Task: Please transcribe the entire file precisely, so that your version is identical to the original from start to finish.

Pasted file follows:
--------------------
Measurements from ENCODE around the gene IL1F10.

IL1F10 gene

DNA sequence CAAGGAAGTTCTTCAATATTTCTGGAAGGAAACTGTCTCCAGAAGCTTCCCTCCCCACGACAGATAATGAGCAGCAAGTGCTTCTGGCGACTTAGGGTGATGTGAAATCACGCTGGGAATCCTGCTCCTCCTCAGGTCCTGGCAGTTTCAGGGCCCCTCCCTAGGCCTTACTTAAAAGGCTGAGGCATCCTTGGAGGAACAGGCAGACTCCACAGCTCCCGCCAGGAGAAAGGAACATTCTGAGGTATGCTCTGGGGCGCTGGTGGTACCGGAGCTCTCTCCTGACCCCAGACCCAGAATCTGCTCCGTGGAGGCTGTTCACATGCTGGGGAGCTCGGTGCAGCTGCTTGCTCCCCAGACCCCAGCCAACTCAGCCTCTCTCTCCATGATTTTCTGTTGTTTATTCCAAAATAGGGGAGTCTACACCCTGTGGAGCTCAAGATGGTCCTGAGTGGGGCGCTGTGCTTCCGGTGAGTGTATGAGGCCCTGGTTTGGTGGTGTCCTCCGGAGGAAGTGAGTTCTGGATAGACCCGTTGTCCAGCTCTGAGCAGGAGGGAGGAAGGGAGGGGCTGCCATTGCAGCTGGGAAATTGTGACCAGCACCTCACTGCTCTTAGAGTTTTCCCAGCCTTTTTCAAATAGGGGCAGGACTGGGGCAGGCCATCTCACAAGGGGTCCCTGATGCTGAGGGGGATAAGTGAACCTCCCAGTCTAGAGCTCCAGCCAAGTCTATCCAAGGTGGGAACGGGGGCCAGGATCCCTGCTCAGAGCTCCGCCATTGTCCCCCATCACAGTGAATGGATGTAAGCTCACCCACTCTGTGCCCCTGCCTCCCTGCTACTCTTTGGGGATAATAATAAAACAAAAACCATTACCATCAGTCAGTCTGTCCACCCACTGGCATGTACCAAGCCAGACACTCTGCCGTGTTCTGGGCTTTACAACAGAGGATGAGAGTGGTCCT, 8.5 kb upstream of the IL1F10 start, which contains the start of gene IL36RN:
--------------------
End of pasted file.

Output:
Measurements from ENCODE around the gene IL1F10.

IL1F10 gene

DNA sequence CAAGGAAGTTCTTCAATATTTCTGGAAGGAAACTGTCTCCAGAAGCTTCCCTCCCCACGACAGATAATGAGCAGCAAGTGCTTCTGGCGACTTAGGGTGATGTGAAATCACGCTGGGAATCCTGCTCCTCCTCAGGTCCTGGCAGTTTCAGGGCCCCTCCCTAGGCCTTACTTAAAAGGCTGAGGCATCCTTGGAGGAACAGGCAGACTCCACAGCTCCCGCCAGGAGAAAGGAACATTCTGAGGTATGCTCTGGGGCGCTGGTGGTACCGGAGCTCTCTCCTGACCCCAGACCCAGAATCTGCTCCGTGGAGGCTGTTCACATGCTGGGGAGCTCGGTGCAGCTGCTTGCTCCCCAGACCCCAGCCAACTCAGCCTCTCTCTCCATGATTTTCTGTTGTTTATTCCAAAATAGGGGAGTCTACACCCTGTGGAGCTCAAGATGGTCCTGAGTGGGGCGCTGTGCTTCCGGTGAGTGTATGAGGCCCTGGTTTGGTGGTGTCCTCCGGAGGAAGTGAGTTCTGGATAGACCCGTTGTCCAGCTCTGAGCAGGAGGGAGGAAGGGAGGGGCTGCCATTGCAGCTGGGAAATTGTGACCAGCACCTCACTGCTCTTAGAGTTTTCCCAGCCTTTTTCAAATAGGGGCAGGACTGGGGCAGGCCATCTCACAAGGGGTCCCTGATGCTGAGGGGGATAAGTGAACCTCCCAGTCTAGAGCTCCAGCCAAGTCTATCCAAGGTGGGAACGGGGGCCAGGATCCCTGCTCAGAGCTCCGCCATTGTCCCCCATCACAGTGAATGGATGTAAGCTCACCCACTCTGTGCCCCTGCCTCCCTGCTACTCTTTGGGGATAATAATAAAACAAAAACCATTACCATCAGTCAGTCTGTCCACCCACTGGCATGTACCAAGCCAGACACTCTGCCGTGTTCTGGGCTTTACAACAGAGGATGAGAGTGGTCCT, 8.5 kb upstream of the IL1F10 start, which contains the start of gene IL36RN: